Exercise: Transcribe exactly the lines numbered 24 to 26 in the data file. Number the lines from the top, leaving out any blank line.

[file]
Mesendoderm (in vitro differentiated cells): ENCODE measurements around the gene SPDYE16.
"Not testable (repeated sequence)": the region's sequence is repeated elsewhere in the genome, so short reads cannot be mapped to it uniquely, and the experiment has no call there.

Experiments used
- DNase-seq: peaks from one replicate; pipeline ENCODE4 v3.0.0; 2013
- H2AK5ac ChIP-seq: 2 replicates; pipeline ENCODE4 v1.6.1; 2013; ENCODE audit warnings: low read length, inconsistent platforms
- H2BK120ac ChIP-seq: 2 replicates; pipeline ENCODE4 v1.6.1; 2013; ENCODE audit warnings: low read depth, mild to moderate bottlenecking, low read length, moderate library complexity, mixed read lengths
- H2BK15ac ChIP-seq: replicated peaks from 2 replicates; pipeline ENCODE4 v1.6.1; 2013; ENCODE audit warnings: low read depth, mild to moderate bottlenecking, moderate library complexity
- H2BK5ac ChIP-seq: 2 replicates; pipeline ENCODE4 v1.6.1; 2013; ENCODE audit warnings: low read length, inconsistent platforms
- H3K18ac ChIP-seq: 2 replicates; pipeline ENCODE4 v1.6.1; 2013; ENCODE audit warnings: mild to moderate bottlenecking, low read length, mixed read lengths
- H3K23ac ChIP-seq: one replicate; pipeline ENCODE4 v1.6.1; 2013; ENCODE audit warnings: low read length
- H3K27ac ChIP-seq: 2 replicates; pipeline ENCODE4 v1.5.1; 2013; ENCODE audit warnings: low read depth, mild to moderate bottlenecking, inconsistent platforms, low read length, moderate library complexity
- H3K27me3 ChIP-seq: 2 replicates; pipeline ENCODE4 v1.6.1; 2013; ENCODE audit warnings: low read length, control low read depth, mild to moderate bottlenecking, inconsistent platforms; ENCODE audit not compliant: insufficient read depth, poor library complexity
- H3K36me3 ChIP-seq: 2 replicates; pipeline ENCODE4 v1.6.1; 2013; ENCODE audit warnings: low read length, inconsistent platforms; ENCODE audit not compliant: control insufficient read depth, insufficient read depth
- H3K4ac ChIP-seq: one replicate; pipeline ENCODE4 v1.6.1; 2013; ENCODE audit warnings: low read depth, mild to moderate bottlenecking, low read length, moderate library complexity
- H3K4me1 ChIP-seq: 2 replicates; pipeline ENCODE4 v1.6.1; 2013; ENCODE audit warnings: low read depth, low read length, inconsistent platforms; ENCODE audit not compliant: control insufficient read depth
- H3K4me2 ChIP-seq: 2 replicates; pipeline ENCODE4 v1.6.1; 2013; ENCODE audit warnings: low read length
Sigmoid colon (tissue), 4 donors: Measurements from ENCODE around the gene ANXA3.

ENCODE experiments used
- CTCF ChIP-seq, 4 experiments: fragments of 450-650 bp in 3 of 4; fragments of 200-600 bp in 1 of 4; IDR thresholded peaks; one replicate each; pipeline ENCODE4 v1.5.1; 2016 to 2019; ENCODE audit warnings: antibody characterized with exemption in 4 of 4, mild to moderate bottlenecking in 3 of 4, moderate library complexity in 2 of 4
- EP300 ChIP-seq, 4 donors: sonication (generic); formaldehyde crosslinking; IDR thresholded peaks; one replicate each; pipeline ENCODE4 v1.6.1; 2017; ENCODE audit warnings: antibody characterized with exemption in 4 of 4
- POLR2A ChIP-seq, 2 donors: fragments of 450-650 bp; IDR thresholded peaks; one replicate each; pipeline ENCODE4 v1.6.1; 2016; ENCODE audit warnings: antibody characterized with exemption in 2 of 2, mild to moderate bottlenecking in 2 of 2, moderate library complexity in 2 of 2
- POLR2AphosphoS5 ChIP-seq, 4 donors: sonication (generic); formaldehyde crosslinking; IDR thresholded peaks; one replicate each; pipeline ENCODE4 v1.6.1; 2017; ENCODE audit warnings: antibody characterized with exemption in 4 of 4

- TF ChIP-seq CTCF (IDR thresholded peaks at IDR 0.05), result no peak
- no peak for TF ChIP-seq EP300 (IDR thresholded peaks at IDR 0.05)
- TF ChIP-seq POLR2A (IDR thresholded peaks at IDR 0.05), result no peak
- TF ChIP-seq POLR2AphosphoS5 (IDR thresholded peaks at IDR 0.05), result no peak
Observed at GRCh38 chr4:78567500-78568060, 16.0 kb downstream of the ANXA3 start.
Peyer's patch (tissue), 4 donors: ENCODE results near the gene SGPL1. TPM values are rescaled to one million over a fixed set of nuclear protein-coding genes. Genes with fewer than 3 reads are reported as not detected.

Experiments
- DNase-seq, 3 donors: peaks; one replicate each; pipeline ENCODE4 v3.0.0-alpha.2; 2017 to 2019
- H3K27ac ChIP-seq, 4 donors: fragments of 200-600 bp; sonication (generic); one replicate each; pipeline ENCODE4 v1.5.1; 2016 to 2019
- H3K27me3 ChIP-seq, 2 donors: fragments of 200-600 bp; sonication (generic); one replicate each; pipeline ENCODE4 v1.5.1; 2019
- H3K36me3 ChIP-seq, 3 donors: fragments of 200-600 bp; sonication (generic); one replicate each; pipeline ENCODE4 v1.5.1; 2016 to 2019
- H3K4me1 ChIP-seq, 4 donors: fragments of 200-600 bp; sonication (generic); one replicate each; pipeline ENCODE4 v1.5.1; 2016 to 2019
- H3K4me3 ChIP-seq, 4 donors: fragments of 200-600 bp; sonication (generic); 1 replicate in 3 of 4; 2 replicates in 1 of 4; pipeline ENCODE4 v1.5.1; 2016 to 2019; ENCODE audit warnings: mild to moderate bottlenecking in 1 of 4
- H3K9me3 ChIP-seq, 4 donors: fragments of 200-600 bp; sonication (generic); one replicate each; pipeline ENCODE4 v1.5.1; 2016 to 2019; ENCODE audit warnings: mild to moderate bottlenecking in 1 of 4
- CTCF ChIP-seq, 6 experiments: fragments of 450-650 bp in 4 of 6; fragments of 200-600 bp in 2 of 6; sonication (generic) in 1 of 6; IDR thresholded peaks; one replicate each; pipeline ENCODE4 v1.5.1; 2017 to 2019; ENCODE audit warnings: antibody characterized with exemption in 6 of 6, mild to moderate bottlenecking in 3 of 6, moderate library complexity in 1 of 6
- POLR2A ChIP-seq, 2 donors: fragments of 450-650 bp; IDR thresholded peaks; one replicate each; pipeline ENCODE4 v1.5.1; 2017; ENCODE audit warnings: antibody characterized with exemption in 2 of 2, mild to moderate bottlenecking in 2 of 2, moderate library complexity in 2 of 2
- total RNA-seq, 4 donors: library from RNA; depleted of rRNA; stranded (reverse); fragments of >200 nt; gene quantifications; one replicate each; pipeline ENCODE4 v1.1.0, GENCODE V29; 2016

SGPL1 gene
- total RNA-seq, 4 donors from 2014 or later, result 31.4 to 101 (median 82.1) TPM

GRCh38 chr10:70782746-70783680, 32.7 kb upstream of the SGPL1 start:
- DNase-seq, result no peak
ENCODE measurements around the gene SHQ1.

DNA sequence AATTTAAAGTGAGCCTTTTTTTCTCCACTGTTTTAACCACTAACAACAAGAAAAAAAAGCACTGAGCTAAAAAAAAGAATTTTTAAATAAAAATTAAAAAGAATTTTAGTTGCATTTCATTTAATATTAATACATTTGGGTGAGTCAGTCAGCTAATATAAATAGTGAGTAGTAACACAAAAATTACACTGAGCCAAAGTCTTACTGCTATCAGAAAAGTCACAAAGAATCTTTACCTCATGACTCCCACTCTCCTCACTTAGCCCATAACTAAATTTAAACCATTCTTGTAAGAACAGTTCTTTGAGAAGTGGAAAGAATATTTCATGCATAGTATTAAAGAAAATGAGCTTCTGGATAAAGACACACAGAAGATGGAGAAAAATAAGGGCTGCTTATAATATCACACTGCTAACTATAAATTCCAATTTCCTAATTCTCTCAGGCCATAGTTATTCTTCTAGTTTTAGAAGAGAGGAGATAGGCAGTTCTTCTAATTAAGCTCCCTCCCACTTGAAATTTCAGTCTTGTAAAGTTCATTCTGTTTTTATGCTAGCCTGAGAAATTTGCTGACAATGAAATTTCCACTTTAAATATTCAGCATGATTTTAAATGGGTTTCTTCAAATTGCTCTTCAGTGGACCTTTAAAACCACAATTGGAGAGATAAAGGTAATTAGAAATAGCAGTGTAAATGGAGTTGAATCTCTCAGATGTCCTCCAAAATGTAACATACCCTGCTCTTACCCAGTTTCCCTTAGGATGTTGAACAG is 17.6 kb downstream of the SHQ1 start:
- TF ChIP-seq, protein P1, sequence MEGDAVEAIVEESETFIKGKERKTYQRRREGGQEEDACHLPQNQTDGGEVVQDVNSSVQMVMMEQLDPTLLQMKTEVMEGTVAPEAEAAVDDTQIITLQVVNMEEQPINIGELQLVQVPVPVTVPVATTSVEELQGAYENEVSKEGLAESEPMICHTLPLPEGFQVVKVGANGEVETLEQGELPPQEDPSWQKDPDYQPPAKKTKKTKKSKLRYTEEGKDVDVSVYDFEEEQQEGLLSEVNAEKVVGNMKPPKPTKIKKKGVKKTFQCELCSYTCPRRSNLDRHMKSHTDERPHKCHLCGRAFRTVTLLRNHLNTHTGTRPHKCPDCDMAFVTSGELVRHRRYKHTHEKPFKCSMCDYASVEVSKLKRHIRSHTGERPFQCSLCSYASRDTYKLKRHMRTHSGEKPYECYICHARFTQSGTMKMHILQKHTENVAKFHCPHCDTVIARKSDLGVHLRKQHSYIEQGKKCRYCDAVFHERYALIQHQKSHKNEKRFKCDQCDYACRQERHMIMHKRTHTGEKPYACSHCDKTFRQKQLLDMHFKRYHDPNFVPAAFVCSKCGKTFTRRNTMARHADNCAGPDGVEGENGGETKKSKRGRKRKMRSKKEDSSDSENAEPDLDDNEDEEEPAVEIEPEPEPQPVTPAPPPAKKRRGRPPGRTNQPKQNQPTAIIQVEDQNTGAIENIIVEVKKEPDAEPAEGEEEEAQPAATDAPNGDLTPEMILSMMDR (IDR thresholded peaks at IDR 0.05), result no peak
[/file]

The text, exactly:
- no peak for TF ChIP-seq EP300 (IDR thresholded peaks at IDR 0.05)
- TF ChIP-seq POLR2A (IDR thresholded peaks at IDR 0.05), result no peak
- TF ChIP-seq POLR2AphosphoS5 (IDR thresholded peaks at IDR 0.05), result no peak